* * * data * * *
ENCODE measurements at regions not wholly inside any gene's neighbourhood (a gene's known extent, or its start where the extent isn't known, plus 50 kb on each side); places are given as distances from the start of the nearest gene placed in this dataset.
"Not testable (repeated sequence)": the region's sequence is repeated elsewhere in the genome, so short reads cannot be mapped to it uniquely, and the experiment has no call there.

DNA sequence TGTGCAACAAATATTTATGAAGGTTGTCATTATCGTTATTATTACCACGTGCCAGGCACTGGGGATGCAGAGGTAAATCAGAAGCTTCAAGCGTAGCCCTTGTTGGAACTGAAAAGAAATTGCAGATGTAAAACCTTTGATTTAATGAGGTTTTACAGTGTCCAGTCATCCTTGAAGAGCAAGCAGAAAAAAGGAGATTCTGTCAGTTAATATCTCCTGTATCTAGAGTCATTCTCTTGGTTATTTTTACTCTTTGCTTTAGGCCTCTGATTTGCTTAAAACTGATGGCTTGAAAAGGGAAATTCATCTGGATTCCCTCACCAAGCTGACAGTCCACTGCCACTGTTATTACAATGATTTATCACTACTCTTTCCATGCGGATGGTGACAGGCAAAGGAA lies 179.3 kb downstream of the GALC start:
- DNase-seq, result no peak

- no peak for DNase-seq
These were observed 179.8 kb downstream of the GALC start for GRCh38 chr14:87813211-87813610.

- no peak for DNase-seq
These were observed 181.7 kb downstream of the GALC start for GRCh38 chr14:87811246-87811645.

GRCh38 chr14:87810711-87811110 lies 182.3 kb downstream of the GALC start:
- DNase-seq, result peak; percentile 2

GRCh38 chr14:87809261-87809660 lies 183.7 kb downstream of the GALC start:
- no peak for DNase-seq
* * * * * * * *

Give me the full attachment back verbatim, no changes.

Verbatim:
ENCODE measurements at regions not wholly inside any gene's neighbourhood (a gene's known extent, or its start where the extent isn't known, plus 50 kb on each side); places are given as distances from the start of the nearest gene placed in this dataset.
"Not testable (repeated sequence)": the region's sequence is repeated elsewhere in the genome, so short reads cannot be mapped to it uniquely, and the experiment has no call there.

DNA sequence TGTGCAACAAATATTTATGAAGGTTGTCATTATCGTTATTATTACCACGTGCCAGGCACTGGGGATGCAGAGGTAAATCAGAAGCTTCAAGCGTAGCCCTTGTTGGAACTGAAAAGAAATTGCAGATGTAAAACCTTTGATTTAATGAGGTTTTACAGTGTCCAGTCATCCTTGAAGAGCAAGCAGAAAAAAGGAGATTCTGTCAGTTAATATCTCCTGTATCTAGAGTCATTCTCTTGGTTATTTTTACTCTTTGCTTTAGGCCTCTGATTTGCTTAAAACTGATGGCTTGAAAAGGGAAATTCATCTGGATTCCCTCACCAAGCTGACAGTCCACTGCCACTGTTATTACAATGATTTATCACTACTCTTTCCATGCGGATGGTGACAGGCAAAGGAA lies 179.3 kb downstream of the GALC start:
- DNase-seq, result no peak

- no peak for DNase-seq
These were observed 179.8 kb downstream of the GALC start for GRCh38 chr14:87813211-87813610.

- no peak for DNase-seq
These were observed 181.7 kb downstream of the GALC start for GRCh38 chr14:87811246-87811645.

GRCh38 chr14:87810711-87811110 lies 182.3 kb downstream of the GALC start:
- DNase-seq, result peak; percentile 2

GRCh38 chr14:87809261-87809660 lies 183.7 kb downstream of the GALC start:
- no peak for DNase-seq